A few people are waiting at the end of the platform for the 5:59. Perhaps it’s the first time they’re traveling this early and they’re used to the longer trains. When the short train arrives they all rush back from the end to get in.
The week’s first brief glimpse of a fold-out bicyclist: shorts, yellow water-proof jacket, a helmet mounted camera: he looked like an adventurer.
Opposite me, a man wearing a red Lycra top (Gore bike wear) probes his mouth with his thumb. He resembles Michael Gove. The sides of his face are covered by the orbs of headphones. He keeps probing his mouth, using the thumb for explorations on his left side and either his index finger or his little finger for forays into the right. It’s a repelling sight. He sticks one finger all the way in, his hand twisted so that the ring on his finger is by his nose. Then he chews on his fingers. He repeatedly indulges in an impressive whipping action: in one violent movement, he launches his right pinky into his mouth from the laptop, like a hook thrown into a void to snare some mysterious beast. Do his teeth hurt or is it a habit?
My neighbour has just finished a chapter titled “the reluctant Tuscan” and is on to “Il Sindaco.” At the top of a new page there is described: “A broad-shouldered man with an aerodynamically shaped head as bald as a lightbulb. Pelato, the Italians call such a skull, peeled.”
A question about copyright: suppose you sit next to a reader as an observer and copy out what he is reading and publish the excerpt as part of your observations. How much reasonable effort are you required to undertake to find the name of the author of the extract? If you can’t find the author, how would you reference the extract?
The train halts in the tunnel and the engine idles, which causes the side of the carriage to vibrate. The vibration conjures up an imagined smell of diesel and uncomfortable metal seating arrangements on boats or in old vans or bajajs.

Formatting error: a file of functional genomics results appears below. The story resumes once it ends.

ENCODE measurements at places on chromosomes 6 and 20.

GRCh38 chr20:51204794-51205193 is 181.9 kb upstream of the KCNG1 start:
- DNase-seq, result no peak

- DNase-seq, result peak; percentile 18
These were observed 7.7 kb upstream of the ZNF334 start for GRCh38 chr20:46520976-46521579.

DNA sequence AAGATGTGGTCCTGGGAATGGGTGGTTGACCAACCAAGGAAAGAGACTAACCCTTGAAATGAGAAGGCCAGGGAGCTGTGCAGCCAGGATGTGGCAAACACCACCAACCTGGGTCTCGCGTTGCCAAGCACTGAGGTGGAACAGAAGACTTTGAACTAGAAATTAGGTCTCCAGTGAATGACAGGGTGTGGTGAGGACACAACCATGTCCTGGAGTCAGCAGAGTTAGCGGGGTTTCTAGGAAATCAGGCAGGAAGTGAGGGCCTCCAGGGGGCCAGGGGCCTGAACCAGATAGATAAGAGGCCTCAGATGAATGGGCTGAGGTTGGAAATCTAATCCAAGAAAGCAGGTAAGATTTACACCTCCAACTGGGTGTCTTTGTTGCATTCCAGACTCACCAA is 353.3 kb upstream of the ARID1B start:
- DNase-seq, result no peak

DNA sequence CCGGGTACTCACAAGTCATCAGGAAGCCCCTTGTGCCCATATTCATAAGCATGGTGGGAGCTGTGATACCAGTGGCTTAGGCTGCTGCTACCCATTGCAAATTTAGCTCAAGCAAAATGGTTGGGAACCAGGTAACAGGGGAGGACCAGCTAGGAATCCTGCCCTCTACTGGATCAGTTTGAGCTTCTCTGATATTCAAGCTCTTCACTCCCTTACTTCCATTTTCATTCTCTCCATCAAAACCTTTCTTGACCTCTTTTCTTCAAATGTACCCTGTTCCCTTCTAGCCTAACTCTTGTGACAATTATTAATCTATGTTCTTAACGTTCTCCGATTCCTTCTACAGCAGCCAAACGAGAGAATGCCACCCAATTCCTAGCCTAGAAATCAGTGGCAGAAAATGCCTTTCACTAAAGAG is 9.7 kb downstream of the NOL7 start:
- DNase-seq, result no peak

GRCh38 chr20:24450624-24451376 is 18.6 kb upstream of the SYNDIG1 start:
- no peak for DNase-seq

A man in a dark suit, second button unclosed and debris on his lap: dead skin?
Fold-out cyclist with outdoor clothing, green khakis pinned to socks with silver clips, standard issue black old Brompton. Young tall man with consistent yellow Lycra uniform and a shiny brand new pale blue model. A brand I have not seen before: Airnimal (“Our unique folding features and performance ensure that your best bike can be your only bike – from the daily commute to conquering the Himalayas.”) Orange hard hat and high saddle with a fur cushion. Trousers tucked into Socks, same colour as the helmet.
From Finsbury Park: suited man, top button undone, elegant slovenliness, gold signet ring on the ring finger of his right hand, intently grasping a scratched iPhone 5 and scrolling, patchy hair, the top almost bald, a tuft at the front, a purple birth-marked right ear. His fold-out bike is a Raleigh from a time before fold-out biking became fashionable.
A young woman leaves from the same carriage: worn shoes, fibres coming off her woven plastic bag, black tights, she adjusts chestnut hair from the reflection of the carriage windows. Self conscious up the stairs, she picks at and adjusts her dress. She goes left, I turn right.
Another folded bike next to a woman wearing a standard high visibility vest, the kind you see on schoolchildren. She’s still wearing her NHS work ID on a light blue ribbon. A shiny new-looking helmet is fastened to a clip-on bag. The Brompton bike is fire-hose red.
There are fewer fold-out bikes on the 559. Perhaps people with fold-out bikes are able to take the later train because they are faster on the ground. Montesquieu is sleeping, wearing a vest and red tie. The earlier train feels more familiar. It is less crowded, the train is shorter, more people are recognisable: the man whose face has the same shade as the FT he reads regularly stands with his thin briefcase and his indifferently crumpled shirt under a pin stripe suit. The shoes are worn and creased but polished and well kept.
Now the cyclists emerge. A bright green Brompton and a white Dahon are unpacked. A couple of cyclists shelter from the flow of exiting passengers in the eddies formed by the pillars and assemble. Saffron robed monks walk by with knitted brown round hats and grey coats over their robes.